Moles, Marinara and #POTUS: the Dangers of Scheduling Tweets
AJR photo illustration. Man eating pasta: Victor1558/Flickr. Mole: Mick E. Talbot/Flickr. Barack Obama: Shutterstock/spirit of america
February 17, 2014

While President Barack Obama was speaking about American diplomacy during his most recent State of the Union address, The New York Times was tweeting about entirely different things: the force with which moles can dig through dirt and how to make the best marinara sauce.

Screenshot of a tweet by The New York Times

Screenshot of a tweet by The New York Times

The reaction was swift. Twitter users quickly took the opportunity to jab at the legacy media stalwart for seeming aloof during one of the most-watched political news events of the year.

“Good #SOTU strat, NYT,” one tweeted.

Another gem during the #SOTU,” chimed in another.

So what happened?

The New York Times did not respond to requests for comments on the content of its tweets from during the State of the Union, but many of its followers had a theory: Someone at the paper had prescheduled those tweets.

Prescheduling tweets creates special challenges for news organizations, particularly because they can’t predict when breaking news will happen. Many social media managers said they are starting to pay more attention to how and when to handle a scheduled social media feed to avoid awkward timing.

Doing More With Automated Tweets

Using a third-party service to schedule tweets is a common and necessary practice in newsrooms, experts and social media managers say.

“As a point of practicality, you have to schedule tweets,” said Duy Linh Tu, a digital media professor at Columbia University. “You can’t always be at a computer. You have a million other things to do, and you have a million other responsibilities, either as an individual or as a news organization.”

Scheduled tweets allow for more regularity, time to edit and overall control than sitting down live at a desktop, perfect for shrinking newsrooms in which smaller staffs are gathering wider responsibilities, Tu said.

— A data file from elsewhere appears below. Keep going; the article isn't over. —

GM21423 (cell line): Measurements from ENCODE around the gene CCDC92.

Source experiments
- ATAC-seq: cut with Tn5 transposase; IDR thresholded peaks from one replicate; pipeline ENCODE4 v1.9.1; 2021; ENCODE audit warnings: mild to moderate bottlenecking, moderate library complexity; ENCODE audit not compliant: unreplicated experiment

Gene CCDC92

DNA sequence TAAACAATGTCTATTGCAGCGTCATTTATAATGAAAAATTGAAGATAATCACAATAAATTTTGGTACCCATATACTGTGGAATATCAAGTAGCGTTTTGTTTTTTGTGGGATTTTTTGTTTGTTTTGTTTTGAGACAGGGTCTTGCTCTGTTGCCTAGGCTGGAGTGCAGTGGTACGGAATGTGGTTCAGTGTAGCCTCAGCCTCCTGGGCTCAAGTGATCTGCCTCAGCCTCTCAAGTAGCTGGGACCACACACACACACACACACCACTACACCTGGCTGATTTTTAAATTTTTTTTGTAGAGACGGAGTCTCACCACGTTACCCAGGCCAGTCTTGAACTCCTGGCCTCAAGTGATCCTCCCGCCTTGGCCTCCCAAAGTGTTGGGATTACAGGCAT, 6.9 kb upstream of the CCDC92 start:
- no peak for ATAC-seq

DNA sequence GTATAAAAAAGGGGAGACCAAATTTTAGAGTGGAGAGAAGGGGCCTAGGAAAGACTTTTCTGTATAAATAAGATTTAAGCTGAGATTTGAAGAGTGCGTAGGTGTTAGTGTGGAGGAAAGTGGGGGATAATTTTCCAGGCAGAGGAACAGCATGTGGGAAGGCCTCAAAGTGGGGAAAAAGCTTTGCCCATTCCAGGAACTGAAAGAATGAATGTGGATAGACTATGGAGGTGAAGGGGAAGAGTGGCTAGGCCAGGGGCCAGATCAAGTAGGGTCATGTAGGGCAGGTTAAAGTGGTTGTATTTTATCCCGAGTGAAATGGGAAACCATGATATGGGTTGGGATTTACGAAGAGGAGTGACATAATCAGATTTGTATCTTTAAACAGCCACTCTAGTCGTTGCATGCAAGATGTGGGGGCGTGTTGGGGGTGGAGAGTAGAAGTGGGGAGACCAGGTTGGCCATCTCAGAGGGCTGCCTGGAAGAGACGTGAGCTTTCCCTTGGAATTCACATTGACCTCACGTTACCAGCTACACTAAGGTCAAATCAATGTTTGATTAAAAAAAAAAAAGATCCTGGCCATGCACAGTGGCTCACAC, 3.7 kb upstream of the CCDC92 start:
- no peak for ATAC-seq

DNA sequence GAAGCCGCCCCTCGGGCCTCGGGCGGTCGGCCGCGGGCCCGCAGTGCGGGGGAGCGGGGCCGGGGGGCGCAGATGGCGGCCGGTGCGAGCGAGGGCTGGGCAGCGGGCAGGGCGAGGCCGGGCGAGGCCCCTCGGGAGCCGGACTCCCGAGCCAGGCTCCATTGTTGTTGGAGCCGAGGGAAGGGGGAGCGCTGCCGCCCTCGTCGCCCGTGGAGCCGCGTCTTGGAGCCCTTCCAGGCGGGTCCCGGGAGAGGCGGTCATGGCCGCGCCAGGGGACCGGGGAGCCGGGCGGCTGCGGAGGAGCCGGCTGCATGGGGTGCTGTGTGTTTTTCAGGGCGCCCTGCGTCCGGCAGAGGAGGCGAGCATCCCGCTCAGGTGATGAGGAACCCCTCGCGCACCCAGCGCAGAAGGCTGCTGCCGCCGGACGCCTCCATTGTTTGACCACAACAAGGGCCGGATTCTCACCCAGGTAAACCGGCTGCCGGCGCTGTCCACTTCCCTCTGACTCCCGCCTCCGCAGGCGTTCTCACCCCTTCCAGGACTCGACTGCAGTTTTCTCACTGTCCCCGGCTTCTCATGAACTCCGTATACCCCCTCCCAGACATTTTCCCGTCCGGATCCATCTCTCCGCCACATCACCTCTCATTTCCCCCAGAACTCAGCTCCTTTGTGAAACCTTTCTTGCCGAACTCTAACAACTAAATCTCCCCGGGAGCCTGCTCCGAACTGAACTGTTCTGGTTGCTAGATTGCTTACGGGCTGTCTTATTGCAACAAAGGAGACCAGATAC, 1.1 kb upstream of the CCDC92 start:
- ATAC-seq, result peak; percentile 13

“From a practical level, you have to automate,” Tu said. “There’s just not enough bodies in the newsroom.”

A Calculated Risk?

As for the Times’ tweets: It’s not entirely clear whether those were gaffes or deliberately timed.

“It might be that an organization like The New York Times says, ‘Yeah, we totally understand that we’re going to seem out of touch by tweeting a story about moles during the State of the Union,’” said University of Southern California journalism professor Mike Ananny. “But that’s a story that might not have gotten a lot of attention if it had not been made visible during a State of the Union moment.

“It’s a tension between using [Twitter’s] rhythms to give those stories this ability versus seeming out of touch,” Ananny said.

A comparison of the Times’ Twitter feed to that of Politico during the State of the Union shows a stark difference in approaches.

The Times’ three original tweets during Obama’s 65-minute remarks had no relation to the State of the Union, according to a review of the newspaper’s Twitter feed between 9 p.m. and 10:15 p.m. on Jan. 28. Rather, the paper’s tweets from the address came in the form of retweets from its politics and government blog, The Caucus.

By contrast, Politico posted more than 20 original tweets in that time, including quotes from the address after inviting its audience to a live stream and live blog on its site before the speech. Politico could not be immediately reached for comment regarding its social media strategy.

Manhunts and Scrunchy Dog Faces

Scheduling tweets during large news events can be a nuanced practice, Tu said.

“It becomes a sticky situation when you have things that have a little more gravity or a little more breaking news value and you’re throwing stuff out there that’s not related,” he said.

Take this tweet from Slate’s main Twitter account, one in a series that came out early in the morning of April 19, as the Boston Police Department, in conjunction with the FBI, engaged in a firefight and ensuing manhunt with accused Boston Marathon bomber Dzhokhar Tsarnaev and his now-deceased brother.

Several followers tweeted their disbelief in response.

“Who is tweeting for you tonight? Scrunchy dog faces? Boston is under siege,” one user wrote.

But Slate social media editor Jeremy Stahl said that the night the Boston manhunt got underway was out of the ordinary for the publication, and its Twitter protocol does not usually involve scrunchy dog faces.

“We have a policy … when something serious is happening to try to put our scheduled tweets on delay,” Stahl said. “That was a situation in which our news team just went to bed.”

In contrast, Stahl said Slate had about 20 tweets ready to be published the day when news of actor Philip Seymour Hoffman’s death broke, at which point he “just turned them off.”

Other news organizations follow similar protocols during serious news events, such as The Baltimore Sun, where social media and community team member Michael Gold said the paper will drop scheduled tweets if need be.

Gold said that his team works to ensure at least one member is always monitoring The Sun’s main Twitter account alongside other news.

“It’s like you’re filling in a blank,” he said. “OK, this is going to happen at 7, so we should leave a little window here so we’re not overflowing.”


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